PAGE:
Wednesday, November 14, 2007

The “COST” of Iraq War?

If you want to think that way, how about we consider the net economic benefit of “cost avoidance”?
H/T Instapundit

I contemplated spending some time debunking the Democrat talking-point memo masquerading as a report on the cost of the “Iraq War” when the news broke yesterday, but decided to write about something else, thinking that the Dem’s analytical basis was so lame that someone with much greater readership would chop it down to size – and today I was proved correct.

James Pethokoukis at US News & World Report takes the Democrats to task today for failing to consider the costs of containing Iraq in his blog:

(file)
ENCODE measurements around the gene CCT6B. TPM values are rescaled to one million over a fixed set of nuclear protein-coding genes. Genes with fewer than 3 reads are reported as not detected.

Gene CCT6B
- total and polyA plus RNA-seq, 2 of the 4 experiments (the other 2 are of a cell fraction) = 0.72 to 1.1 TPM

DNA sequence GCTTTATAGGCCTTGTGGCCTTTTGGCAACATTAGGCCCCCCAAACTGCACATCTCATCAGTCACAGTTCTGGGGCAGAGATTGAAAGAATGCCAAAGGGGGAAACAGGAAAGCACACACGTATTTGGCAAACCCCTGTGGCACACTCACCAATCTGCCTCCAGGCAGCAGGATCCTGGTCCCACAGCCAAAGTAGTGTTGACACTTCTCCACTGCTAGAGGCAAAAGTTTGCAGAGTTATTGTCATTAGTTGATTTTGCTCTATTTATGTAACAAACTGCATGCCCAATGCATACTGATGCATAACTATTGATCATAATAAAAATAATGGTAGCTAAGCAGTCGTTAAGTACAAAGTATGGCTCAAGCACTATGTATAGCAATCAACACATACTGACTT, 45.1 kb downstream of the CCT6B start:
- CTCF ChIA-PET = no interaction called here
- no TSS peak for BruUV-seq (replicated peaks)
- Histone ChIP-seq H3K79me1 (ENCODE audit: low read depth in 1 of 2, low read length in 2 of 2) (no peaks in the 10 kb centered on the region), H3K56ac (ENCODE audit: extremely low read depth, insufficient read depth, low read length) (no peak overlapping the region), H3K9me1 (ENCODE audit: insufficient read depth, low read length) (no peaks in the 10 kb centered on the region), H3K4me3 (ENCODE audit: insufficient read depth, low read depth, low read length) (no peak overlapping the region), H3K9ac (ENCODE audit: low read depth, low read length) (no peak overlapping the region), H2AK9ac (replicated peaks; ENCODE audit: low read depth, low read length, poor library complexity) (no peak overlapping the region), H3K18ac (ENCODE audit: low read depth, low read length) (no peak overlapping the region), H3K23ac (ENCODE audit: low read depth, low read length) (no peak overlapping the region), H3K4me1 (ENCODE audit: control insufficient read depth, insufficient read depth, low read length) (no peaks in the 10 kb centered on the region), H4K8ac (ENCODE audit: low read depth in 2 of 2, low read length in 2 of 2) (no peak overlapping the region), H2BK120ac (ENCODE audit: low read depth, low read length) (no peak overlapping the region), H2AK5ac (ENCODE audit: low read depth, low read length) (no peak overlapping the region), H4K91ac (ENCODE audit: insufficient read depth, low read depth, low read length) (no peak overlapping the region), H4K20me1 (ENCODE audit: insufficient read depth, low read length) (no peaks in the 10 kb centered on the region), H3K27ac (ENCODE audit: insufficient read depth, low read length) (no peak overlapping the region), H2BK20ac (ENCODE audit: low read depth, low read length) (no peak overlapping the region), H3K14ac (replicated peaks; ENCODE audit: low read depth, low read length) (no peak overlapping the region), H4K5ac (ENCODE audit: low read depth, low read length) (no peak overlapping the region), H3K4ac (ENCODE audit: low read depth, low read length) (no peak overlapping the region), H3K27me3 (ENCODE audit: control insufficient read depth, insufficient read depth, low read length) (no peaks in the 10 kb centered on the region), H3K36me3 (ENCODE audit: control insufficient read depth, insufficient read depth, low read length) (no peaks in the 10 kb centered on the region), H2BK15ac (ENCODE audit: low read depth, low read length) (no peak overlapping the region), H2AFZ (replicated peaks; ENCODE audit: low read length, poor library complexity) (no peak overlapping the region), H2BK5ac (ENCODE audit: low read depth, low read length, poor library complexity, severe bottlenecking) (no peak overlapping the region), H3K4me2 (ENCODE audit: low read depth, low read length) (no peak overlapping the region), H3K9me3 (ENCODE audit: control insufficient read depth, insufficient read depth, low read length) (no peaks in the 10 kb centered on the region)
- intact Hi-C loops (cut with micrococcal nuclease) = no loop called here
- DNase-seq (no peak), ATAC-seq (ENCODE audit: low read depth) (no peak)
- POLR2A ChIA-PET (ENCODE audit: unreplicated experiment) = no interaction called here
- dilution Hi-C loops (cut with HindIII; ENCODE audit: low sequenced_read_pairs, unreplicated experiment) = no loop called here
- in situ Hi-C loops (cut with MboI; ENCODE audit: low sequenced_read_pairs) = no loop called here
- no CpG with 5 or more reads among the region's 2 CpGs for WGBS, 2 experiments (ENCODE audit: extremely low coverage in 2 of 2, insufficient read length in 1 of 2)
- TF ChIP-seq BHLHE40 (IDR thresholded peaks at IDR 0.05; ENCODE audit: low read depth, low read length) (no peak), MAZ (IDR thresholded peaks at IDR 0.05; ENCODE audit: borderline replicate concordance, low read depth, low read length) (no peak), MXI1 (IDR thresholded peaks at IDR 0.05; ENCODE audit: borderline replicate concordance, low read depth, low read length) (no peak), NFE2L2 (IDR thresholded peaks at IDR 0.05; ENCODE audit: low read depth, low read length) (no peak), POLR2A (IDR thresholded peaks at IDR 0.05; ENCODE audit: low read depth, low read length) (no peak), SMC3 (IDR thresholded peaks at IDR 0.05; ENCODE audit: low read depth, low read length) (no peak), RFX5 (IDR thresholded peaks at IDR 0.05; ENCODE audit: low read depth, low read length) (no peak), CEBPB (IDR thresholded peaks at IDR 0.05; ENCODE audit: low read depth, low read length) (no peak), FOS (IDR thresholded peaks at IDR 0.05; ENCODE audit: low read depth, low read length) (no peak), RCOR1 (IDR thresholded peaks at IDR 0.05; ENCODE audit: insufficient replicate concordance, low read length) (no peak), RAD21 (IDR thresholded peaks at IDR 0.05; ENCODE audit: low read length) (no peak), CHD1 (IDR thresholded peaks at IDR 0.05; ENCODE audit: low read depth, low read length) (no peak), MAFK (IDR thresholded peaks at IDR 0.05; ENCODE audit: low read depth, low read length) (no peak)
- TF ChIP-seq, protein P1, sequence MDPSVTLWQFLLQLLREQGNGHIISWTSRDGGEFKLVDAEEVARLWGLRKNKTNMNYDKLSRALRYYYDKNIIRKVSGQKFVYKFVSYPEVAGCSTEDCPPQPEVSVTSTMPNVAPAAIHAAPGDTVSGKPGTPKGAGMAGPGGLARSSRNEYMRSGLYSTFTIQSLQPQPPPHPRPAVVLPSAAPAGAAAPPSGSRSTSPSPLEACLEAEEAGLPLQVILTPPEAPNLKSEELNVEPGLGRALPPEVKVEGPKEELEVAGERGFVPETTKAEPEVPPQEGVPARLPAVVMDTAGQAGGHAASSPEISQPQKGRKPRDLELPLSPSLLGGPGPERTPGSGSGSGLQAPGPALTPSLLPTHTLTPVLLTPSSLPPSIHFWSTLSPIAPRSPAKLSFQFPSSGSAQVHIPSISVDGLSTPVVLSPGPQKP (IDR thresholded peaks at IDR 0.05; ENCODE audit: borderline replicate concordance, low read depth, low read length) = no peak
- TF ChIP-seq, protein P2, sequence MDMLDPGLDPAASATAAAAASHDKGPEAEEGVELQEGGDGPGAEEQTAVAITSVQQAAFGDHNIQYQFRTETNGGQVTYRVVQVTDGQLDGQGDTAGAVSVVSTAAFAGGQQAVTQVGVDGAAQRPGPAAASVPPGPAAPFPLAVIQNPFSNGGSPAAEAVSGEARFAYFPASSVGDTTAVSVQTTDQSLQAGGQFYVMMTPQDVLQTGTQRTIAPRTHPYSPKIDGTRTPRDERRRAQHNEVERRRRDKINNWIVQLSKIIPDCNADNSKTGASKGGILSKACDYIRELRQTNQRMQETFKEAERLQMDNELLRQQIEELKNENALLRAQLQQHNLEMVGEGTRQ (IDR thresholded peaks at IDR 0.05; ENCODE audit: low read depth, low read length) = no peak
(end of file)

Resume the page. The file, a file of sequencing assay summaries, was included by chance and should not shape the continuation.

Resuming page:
Should we then assume that by not waging the war, Uncle Sam would be a trillion dollars to the better? That would be a questionable assumption, a product of a sort of "static analysis" that assumes if you change one critical factor, all the rest stay pretty much the same. Professional futurists, like the ones at the Big Oil companies, know better than that. They give clients a range of scenarios based on different values for different variables. And that is also what three economists at the University of Chicago's business school did in 2006. They looked at the costs of not going to war with Iraq back in 2003.
Mr. Pethokoulis then points out, the U of Chicago study examined the costs of CONTAINING Iraq (emphasis mine).